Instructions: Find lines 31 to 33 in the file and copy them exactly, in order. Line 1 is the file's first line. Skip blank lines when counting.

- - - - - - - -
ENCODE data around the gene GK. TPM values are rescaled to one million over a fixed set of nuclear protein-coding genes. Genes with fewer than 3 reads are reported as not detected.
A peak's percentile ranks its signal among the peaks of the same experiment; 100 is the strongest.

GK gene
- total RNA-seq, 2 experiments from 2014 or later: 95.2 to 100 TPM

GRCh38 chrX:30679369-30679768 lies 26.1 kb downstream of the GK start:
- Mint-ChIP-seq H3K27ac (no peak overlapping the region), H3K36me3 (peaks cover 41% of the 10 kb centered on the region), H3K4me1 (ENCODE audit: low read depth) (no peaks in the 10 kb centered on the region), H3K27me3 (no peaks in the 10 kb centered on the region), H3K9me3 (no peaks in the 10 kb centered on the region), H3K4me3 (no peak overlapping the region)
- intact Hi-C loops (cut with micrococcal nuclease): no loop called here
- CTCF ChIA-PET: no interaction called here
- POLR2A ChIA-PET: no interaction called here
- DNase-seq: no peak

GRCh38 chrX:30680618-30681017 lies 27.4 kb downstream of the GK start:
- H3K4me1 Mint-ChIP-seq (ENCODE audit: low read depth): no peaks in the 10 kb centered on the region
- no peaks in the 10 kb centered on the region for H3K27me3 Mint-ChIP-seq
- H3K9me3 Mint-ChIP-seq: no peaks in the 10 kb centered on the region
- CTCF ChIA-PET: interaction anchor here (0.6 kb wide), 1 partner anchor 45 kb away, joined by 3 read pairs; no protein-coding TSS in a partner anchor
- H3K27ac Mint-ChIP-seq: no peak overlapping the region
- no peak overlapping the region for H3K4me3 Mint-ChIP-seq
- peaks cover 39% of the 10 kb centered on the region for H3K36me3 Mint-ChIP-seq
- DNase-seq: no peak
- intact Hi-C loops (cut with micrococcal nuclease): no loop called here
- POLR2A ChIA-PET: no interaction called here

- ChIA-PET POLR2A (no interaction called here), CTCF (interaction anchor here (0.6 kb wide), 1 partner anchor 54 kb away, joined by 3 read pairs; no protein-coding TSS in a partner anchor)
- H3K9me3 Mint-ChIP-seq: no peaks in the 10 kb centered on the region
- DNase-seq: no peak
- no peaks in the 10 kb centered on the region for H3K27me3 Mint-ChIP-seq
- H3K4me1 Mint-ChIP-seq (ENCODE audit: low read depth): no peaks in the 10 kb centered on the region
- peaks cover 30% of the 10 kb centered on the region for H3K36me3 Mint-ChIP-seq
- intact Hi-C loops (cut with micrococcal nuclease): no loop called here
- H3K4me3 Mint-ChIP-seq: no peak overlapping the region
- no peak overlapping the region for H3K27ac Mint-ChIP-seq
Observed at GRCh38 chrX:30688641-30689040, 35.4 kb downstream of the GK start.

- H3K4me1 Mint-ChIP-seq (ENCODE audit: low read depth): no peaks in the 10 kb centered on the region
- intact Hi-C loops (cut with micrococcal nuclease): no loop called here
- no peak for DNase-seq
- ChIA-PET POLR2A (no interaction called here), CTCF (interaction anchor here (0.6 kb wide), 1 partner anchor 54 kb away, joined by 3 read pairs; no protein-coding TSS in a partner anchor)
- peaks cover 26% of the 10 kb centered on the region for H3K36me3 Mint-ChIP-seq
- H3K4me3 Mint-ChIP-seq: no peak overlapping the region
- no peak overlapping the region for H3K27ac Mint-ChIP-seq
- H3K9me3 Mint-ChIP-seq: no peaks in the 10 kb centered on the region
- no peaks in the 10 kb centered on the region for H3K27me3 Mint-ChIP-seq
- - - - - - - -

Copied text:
Observed at GRCh38 chrX:30688641-30689040, 35.4 kb downstream of the GK start.

- H3K4me1 Mint-ChIP-seq (ENCODE audit: low read depth): no peaks in the 10 kb centered on the region
- intact Hi-C loops (cut with micrococcal nuclease): no loop called here